Twilio founder and CEO Jeff Lawson (center, in glasses) during his company's initial public offering at the New York Stock Exchange on June 23, 2016.
Drew Angerer — Getty Images
By Aaron Task
August 29, 2016

When Twilio (twlo) went public in June, the paper value of CEO and co-founder Jeff Lawson’s stake was reportedly about $130 million. Since then, Twilio’s shares have surged 261%, making it the year’s third-best-performing IPO, according to IPO Monitor, and driving Lawson’s stake to near half a billion dollars.

But having massive paper wealth doesn’t seemed to have changed Lawson, at least not outwardly. The software executive says he gained perspective from founding three companies prior to Twilio, including one that he sold to a competitor that was set to go public in the late 1990s. Then the dot.com bubble burst and the company soon went bankrupt, vaporizing a lot of Lawson’s personal paper wealth in the process.

Listen to Fortune Unfiltered, Fortune’s podcast with the brightest leaders in business.

“My takeaway [from that] was to focus on things that are real… and have faith. If you focus on the true fundamentals of business—happy customers, revenue, good employees—good things will happen,” Lawson tells me in the latest episode of Fortune Unfiltered.

Focusing on those fundamentals is one reason Twilio has avoided what Lawson calls “the perk war” in Silicon Valley.

“We have competitive compensation but I’d rather have employees who self-select because they’re excited about the job at hand, rather than having people join the company because they’re excited about the 30 beers on tap or fancy lunches,” he says. “I’m not judging—it’s cool, but it spirals out of control, and companies spend a lot of money on those things. If an employee wants those things and it fulfills them, great, there are different companies to work for.”

You can listen to the episode below, and hear Lawson share his advice for startup executives dreaming of overseeing the next hot IPO, as well as his lessons from working at Amazon.com.

Whether it’s about his personal wealth or the company he’s leading, Lawson takes the long view—something of a rarity in the current corporate landscape, especially among public company execs who seem hell-bent on keeping Wall Street happy and “making the quarter.”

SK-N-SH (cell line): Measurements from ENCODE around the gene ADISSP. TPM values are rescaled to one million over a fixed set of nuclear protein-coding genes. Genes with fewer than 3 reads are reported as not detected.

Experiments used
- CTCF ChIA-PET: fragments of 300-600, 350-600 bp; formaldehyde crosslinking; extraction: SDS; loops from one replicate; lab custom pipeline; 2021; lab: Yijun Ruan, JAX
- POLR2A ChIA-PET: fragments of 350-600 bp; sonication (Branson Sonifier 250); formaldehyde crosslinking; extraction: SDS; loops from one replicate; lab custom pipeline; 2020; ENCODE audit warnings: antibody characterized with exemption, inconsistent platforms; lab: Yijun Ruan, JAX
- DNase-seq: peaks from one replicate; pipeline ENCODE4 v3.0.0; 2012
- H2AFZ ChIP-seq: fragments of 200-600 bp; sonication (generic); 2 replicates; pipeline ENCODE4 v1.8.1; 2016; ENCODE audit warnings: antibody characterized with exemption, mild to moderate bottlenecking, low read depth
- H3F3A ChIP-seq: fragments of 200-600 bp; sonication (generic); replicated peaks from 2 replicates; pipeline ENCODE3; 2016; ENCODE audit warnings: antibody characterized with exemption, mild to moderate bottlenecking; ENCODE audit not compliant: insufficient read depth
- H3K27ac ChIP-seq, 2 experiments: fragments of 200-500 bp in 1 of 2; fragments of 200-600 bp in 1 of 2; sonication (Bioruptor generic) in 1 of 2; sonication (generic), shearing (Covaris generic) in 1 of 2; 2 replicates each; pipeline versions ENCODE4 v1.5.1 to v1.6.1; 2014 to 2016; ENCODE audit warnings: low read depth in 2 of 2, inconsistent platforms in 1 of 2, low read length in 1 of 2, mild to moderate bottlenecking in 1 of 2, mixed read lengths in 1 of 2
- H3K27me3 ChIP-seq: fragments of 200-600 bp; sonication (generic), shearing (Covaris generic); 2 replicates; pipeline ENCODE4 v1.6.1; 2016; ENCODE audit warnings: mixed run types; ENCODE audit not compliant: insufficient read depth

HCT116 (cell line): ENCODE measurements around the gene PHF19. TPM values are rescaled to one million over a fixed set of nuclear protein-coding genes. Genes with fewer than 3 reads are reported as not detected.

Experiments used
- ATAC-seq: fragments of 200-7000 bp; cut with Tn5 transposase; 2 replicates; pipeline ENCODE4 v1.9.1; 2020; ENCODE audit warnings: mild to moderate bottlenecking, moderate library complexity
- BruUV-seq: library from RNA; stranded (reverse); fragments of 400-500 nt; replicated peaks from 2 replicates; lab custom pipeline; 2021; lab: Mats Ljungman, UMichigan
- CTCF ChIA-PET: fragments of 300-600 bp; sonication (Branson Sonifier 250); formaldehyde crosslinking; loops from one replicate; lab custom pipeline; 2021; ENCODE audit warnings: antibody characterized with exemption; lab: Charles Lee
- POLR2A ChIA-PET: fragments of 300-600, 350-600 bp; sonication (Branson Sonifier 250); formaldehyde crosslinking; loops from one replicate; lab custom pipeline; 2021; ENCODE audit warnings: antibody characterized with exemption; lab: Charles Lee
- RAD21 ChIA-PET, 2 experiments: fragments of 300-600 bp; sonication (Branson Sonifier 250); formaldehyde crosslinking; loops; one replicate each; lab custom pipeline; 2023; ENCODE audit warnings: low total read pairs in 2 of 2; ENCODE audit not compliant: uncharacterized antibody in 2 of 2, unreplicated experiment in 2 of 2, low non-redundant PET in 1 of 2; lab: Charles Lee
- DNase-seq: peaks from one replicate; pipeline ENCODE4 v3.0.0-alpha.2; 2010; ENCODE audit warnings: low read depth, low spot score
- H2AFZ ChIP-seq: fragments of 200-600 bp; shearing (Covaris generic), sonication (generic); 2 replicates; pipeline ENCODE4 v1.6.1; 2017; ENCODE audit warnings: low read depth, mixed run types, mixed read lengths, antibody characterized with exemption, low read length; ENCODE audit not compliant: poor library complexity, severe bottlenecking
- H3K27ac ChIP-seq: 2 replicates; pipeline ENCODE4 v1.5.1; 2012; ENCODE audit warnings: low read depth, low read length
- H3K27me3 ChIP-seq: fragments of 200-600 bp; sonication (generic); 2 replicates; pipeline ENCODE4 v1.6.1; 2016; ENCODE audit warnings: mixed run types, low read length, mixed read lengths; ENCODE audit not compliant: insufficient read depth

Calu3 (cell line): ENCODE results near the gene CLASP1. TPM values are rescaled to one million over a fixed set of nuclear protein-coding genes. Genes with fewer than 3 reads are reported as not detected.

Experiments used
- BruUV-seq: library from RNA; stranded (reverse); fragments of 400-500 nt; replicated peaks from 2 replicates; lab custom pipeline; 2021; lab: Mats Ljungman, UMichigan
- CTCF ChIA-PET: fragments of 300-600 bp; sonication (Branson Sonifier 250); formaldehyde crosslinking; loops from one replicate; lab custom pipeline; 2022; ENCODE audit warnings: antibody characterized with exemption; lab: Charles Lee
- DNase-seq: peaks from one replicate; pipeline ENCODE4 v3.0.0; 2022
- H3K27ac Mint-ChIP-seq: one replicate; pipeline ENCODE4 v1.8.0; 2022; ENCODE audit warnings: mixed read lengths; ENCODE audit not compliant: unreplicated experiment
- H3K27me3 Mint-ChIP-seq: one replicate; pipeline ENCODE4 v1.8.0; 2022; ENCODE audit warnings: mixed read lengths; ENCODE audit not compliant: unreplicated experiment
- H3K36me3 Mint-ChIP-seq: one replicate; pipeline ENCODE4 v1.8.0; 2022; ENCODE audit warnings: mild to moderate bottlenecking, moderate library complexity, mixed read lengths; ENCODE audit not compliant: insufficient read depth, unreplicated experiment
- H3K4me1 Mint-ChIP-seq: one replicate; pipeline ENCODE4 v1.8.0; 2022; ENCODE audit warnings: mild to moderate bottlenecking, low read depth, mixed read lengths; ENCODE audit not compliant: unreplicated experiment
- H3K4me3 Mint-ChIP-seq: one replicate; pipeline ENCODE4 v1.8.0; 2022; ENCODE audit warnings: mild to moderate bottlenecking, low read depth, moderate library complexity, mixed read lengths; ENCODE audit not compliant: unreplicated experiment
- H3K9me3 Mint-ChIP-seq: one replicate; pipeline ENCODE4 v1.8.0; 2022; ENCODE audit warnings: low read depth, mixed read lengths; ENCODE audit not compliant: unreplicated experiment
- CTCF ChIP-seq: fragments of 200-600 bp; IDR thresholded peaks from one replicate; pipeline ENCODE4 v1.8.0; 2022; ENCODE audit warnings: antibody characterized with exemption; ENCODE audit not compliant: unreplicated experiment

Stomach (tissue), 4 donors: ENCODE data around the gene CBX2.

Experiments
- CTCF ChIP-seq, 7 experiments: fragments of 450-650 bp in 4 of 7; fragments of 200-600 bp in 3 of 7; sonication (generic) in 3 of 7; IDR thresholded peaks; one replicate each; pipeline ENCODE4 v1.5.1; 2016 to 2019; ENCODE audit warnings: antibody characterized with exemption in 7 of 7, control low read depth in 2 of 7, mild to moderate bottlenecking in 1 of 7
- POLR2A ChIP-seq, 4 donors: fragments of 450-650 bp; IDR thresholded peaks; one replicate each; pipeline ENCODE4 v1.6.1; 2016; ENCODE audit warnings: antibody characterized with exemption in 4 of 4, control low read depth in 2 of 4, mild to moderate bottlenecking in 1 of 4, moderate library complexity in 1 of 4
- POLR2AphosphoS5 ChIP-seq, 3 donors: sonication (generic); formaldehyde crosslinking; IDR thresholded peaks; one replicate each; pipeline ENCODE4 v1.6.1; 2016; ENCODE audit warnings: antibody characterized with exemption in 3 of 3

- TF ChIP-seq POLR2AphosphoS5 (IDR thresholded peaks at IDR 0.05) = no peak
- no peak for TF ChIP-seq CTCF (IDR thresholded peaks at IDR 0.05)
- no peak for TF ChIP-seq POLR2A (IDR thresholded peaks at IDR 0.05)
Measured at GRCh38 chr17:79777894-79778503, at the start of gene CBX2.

Maybe that’s because Twilio has only had one quarter as a publicly traded company and it “beat” expectations. Or maybe it’s because it took Twilio eight years to go from startup to its IPO. Or maybe, because in between the dot.com bust and co-founding Twilio, Lawson gained further perspective as the founding CTO of Stubhub.com and as one of the original product managers for Amazon Web Services.

At Amazon, Lawson says he learned critical lessons about focusing on customers and “building systems and processes that reinforce that customer-first point of view.”

He also learned to “focus on diligence in decision-making” at Amazon, including the practice of writing long-form memos versus relying on PowerPoint or other presentations.

See also: Amazon Tests a 30-Hour Work Week

“PowerPoint can be intellectually lazy—we’ve all built a PowerPoint five minutes before a meeting,” Lawson says. “When you put something in written prose form…it’s really good for the author to vet the idea and a great medium for collaboration—nobody collaborates in PowerPoint.”

As for his advice to other startup leaders, Lawson recommends “optimizing for maximum future flexibility,” so you’re able to manage even if the IPO market cools off, or if some macroeconomic event dramatically changes the landscape.

See also: IPO Market Is Worst Since the Financial Crisis

In other words, rather than raising funds at the highest level possible or “giving terms to investors that tie your hands,” Lawson’s recommendation is for entrepreneurs to “focus on the long term and make sure, if you’re committed to [going public], all the decisions you make leading up to the event of an IPO should help you maintain that long-term focus and maximum flexibility for the future.”

Lawson also has some interesting perspective on the IPO process itself, calling it “sort of a vacation from the real work of building a company.”

“Nobody in the world truly understands how IPOs really work,” he boldly suggests. “It’s as much a mystery to Wall Street as everyone else.”

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